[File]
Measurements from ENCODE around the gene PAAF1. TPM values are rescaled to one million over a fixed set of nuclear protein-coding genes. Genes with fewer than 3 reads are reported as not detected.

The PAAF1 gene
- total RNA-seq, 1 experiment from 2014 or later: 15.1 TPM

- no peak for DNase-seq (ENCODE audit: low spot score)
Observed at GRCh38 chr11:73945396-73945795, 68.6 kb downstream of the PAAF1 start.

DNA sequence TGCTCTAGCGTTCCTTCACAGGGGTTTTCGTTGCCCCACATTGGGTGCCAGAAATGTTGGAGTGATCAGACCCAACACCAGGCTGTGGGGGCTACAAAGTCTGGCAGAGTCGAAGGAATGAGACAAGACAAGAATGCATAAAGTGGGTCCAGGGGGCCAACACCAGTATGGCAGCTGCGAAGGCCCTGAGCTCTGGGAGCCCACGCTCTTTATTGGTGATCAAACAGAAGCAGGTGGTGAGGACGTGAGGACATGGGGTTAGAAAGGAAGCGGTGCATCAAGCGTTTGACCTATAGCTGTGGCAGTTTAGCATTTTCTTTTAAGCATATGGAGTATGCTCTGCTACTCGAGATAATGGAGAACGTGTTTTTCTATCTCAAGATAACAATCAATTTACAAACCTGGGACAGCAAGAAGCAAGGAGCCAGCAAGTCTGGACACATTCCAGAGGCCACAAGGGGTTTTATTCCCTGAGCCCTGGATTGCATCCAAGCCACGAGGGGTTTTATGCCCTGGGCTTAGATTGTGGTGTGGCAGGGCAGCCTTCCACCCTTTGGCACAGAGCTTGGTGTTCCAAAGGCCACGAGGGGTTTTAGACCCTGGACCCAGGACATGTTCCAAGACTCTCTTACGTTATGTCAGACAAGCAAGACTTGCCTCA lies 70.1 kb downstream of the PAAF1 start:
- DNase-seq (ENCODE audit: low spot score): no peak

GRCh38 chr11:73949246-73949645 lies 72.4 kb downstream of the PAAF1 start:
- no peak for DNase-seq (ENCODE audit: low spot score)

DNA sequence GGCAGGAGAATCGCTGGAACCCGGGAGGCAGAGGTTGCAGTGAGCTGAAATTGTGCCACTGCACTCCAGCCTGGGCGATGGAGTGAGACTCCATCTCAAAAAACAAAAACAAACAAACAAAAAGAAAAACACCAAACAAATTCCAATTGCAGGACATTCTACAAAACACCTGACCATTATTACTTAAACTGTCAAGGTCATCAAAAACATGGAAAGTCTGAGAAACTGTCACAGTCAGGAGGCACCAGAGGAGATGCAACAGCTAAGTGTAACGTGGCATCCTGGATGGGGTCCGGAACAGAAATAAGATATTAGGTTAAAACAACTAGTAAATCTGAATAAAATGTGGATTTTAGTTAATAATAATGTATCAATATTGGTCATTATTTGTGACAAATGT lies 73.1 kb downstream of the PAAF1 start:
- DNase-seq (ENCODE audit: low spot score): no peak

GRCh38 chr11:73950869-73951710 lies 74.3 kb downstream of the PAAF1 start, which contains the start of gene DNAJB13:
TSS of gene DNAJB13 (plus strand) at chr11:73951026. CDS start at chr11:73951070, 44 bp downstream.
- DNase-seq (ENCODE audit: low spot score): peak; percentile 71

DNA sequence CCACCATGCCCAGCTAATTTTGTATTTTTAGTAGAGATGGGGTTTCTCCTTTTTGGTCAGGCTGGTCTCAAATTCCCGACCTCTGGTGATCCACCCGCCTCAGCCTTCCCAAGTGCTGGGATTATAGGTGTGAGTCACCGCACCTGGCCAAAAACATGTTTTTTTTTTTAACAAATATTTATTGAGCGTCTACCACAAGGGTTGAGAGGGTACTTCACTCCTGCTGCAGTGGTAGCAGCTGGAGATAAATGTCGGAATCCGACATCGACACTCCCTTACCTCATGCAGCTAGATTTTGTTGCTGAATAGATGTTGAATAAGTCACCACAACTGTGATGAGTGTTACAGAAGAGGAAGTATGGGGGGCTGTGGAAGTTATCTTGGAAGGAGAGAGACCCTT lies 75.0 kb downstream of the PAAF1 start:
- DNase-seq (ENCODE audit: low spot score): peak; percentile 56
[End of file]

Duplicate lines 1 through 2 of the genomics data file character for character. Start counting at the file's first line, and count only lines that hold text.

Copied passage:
Measurements from ENCODE around the gene PAAF1. TPM values are rescaled to one million over a fixed set of nuclear protein-coding genes. Genes with fewer than 3 reads are reported as not detected.

The PAAF1 gene